A former nurse, she is credited with saving at least 12 Jews during the war, concealing families inside her Rome convent for about six months before the war ended.

She also won praise for promoting better relations between Catholics and non-Catholics and for encouraging both Christians and non-Christians towards the church.

Israel's Yad Vashem Holocaust remembrance centre honoured her as one of the Righteous Among the Nations in 2004, an award given to non-Jews who helped Jews during the Holocaust.

Mary Elizabeth Hesselblad died in Rome in 1957, aged 87.

Psalm 37:1-8

Ps 37:1-8
Do not fret because of evildoers,
Be not envious toward wrongdoers.
2 For they will wither quickly like the grass
And fade like the green herb.
3 Trust in the Lord and do good;
Dwell in the land and [a]cultivate faithfulness.
4 Delight yourself in the Lord;
And He will give you the desires of your heart.
5 Commit your way to the Lord,
Trust also in Him, and He will do it.
6 He will bring forth your righteousness as the light
And your judgment as the noonday.
7 [b]Rest in the Lord and wait [c]patiently for Him;
Do not fret because of him who prospers in his way,
Because of the man who carries out wicked schemes.
8 Cease from anger and forsake wrath;
Do not fret; it leads only to evildoing.

Friday, June 3, 2016

MISSION / Mongolia: Priests on horseback build the church from scratch

How priests on horseback built the Mongolian church from scratch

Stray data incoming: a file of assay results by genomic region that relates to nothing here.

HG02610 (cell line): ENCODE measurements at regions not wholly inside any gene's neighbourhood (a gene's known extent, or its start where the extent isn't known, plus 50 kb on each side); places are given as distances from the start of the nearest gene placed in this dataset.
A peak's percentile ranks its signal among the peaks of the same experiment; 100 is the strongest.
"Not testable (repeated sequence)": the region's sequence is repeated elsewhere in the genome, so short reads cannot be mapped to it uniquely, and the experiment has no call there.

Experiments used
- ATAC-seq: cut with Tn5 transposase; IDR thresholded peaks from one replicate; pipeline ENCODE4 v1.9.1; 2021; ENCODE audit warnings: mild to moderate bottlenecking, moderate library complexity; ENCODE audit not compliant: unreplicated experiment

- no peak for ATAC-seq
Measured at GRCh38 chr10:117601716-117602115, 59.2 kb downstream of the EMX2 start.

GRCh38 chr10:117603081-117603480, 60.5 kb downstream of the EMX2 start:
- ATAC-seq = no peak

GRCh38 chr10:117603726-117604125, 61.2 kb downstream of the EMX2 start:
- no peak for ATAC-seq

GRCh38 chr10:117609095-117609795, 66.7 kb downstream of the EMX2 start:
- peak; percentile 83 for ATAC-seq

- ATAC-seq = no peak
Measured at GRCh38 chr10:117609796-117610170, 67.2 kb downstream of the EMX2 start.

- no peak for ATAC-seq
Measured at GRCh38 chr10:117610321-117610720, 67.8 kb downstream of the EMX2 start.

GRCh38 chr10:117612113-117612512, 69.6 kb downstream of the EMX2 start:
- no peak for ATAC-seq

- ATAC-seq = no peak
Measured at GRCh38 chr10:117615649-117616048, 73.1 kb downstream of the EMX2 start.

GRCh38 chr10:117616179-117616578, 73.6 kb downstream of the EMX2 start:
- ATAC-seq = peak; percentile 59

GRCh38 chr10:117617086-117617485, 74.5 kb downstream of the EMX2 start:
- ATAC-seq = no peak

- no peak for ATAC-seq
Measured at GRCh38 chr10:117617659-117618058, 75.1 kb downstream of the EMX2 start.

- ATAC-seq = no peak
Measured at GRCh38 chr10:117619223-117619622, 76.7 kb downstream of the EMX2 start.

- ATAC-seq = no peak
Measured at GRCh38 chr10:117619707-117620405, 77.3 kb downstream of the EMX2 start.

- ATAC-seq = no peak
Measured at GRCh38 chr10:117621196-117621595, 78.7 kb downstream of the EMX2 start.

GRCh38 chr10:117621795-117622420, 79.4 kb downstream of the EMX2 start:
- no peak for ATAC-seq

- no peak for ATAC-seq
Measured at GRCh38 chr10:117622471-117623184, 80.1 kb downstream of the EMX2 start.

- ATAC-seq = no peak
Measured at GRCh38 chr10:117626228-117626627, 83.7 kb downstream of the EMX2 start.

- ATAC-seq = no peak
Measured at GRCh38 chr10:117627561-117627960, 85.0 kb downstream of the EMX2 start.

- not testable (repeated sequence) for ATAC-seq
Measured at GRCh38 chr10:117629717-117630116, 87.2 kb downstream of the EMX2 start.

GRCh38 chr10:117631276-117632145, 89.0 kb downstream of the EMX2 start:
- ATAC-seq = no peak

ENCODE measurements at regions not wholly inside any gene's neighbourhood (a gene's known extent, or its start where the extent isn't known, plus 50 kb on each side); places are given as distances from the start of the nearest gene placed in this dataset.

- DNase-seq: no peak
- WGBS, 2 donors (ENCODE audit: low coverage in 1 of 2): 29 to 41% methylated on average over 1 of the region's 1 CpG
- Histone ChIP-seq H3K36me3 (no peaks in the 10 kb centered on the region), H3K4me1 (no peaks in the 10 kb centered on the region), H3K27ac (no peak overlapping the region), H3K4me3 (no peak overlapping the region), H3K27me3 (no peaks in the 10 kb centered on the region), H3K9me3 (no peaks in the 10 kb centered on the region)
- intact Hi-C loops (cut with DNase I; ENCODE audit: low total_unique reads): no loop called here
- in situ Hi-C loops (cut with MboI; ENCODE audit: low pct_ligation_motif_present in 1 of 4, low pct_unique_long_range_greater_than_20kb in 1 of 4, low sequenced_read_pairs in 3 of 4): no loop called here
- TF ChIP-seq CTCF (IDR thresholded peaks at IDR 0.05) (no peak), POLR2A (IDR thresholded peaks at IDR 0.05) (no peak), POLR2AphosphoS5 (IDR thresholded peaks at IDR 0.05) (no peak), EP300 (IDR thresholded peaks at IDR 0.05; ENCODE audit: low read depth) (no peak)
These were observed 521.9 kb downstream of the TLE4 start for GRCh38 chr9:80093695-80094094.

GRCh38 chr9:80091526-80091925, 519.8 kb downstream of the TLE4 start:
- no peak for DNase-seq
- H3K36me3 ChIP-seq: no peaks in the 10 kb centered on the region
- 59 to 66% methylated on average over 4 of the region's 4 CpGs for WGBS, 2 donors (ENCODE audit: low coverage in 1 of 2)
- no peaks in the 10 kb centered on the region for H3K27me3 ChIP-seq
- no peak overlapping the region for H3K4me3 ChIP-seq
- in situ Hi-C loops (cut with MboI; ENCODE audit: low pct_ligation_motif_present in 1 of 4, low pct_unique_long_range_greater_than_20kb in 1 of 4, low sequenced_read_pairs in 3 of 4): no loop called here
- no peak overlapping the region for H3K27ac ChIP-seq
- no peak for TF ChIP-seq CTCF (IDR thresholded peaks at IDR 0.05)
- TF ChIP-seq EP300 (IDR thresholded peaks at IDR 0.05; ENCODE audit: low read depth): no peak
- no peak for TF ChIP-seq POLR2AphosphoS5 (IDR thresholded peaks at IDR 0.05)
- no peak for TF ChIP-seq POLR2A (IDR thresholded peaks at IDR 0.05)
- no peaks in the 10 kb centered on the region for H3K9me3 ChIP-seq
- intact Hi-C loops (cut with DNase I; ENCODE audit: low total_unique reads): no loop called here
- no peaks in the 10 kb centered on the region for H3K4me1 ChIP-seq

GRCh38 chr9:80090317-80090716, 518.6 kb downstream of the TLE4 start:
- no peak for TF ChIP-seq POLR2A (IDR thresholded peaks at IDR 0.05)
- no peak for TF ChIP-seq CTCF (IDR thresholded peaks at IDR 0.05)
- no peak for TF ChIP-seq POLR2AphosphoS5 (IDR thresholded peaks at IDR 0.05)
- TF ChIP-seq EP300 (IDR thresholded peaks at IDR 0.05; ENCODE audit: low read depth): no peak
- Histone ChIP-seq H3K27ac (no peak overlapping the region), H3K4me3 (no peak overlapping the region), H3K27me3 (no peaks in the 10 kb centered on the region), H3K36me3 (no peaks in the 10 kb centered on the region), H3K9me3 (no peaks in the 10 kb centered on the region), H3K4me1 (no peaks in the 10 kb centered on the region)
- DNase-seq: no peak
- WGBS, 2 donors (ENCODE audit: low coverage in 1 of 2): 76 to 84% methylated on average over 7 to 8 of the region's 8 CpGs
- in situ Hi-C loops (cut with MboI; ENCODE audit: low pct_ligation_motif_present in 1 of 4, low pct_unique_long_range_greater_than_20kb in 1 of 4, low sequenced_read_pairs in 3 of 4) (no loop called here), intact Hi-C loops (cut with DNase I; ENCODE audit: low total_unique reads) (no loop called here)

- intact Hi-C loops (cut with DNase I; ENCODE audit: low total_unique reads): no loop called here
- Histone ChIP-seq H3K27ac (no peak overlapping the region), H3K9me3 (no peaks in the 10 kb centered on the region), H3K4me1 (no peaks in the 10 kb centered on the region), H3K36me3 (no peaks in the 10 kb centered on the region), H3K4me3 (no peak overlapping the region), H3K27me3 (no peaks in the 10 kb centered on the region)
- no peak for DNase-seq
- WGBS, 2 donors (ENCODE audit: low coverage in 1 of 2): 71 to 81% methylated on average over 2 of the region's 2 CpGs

by Fr Alexander Lucie-Smith
posted Thursday, 2 Jun 2016

Bishop Wenceslao Padilla confirms a boy at Good Shepherd Catholic Parish in Ulan Bator, Mongolia (CNS)

Intrepid missionaries in East Asia have something to teach Western Catholics

Good news from an unexpected and little known quarter of the Universal Church: the first native Mongolian priest is shortly to be ordained.

Congratulations to the Reverend Joseph Enkh. May he be the first of many Mongolians to be ordained, and may his ministry bring joy and consolation to God’s faithful people in Mongolia. Fides carries the story here. It also reports that there are about 1,000 faithful in Mongolia, which is remarkable, as the Church has only been functioning in the country since 1992.

There is more information on the local church in Mongolia from the ever-useful Wikipedia, which can be found here.

I have something of an interest in the Mongolian Church as one of my former students from Africa, a Consolata Missionary, was sent there on ordination. He was an Italian, and the third priest to go there, if memory serves, and thus something of a pioneer. Setting up a church from scratch is quite a task, and it was entrusted to, among others, priests trained in Africa, because they would be familiar with just how this is done.

How missions are started is quite instructive, particularly for people like us, who live in England many centuries after St Augustine first landed in Kent. In Mongolia, there were some resident foreign Catholics, working in embassies and for aid organisations, and thus at the beginning there was a congregation for the missionaries to say Mass for.